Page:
The study consists of a one-time digital survey, which will take about 20 minutes to complete. The survey should be completed by the parents or caregivers of the patient with intellectual disability. Caregivers include anyone besides the biological parent that is the primary caregiver for the patient (i.e., sibling, grandparent, aunt/uncle, non-relative guardian, etc.) Patients themselves are encouraged to work with their family member or caregiver to complete the survey if desired. This study is needed because little research is available regarding cancer screening in the intellectual disability population. From the data and literature that is available, it is clear that patients with intellectual disability are being screened for breast, colon, and prostate cancer at lower rates compared to the general population, although both groups have about the same risk to develop cancer during their lifetime. In order to rectify this discrepancy in care, we must first identify the barriers these patients face when attempting to carry out routine cancer screening.
What are the goals of the study?
Our goal is to understand the experiences of patients with intellectual disability in regard to screening for cancer, for example colonoscopies for colon cancer and mammograms for breast cancer. For patients not being screened, we hope to learn about any barriers faced. We want to provide parents and caregivers the opportunity to share their thoughts and opinions on this topic.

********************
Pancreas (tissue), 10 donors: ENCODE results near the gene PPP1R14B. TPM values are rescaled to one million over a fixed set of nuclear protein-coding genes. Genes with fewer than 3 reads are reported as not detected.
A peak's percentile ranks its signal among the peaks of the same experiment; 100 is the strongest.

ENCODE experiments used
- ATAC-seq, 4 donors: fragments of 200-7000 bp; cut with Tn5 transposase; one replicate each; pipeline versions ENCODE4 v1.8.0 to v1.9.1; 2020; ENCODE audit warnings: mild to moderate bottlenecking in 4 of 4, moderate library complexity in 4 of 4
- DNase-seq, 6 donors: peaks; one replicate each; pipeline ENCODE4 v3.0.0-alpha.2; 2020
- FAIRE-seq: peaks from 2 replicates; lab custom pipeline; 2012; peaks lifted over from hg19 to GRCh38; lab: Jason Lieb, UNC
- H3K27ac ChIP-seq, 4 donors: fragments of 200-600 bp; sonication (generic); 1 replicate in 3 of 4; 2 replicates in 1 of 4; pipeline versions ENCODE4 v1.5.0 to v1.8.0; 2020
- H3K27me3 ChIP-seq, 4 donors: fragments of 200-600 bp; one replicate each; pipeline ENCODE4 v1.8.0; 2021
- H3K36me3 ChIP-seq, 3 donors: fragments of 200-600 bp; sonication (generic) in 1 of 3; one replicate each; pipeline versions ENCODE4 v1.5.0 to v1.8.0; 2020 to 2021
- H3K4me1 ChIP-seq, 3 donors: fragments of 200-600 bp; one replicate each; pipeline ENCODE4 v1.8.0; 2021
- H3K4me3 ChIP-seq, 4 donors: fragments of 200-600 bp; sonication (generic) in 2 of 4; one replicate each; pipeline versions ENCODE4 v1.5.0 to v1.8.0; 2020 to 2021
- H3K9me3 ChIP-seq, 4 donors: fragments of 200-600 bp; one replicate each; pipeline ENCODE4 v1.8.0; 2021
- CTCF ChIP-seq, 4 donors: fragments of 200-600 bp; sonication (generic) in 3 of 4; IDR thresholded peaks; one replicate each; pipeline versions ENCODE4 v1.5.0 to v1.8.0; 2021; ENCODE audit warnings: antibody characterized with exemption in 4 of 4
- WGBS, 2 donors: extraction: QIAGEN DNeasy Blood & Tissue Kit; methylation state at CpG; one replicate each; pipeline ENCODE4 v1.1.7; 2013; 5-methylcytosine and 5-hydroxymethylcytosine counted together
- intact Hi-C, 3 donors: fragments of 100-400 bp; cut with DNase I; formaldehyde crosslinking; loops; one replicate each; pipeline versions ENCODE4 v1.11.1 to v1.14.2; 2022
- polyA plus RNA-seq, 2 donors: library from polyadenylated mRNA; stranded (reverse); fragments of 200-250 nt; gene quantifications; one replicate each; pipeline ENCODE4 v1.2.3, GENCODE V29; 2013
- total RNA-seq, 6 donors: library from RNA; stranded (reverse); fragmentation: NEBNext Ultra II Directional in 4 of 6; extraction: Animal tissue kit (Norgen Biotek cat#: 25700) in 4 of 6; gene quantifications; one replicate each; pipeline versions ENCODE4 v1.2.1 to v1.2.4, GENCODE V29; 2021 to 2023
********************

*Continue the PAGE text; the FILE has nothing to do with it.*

What will happen during the visit or online?
Participants will complete a one-time digital survey that will take about 20 minutes to complete.
How will this help families?
Autistic individuals or families of autistic individuals may have questions or concerns about their loved one’s participation in cancer screening. This study aims to better understand their opinions and experiences in order to be able to provide resources to educate on recommended cancer screenings and advocate for standard care in this population.